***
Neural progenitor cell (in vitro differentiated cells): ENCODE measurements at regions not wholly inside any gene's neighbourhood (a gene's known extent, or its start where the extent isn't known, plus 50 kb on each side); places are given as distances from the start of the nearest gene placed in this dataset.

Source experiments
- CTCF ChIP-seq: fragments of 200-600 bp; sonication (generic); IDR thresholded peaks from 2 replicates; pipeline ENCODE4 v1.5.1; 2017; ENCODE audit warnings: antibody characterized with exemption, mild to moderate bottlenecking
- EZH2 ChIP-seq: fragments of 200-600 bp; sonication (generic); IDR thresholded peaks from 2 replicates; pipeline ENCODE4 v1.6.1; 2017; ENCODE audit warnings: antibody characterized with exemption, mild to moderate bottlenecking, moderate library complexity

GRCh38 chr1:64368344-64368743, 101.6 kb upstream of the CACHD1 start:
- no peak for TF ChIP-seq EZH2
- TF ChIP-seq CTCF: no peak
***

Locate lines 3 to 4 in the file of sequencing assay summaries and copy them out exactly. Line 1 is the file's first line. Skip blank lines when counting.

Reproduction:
- CTCF ChIP-seq: fragments of 200-600 bp; sonication (generic); IDR thresholded peaks from 2 replicates; pipeline ENCODE4 v1.5.1; 2017; ENCODE audit warnings: antibody characterized with exemption, mild to moderate bottlenecking
- EZH2 ChIP-seq: fragments of 200-600 bp; sonication (generic); IDR thresholded peaks from 2 replicates; pipeline ENCODE4 v1.6.1; 2017; ENCODE audit warnings: antibody characterized with exemption, mild to moderate bottlenecking, moderate library complexity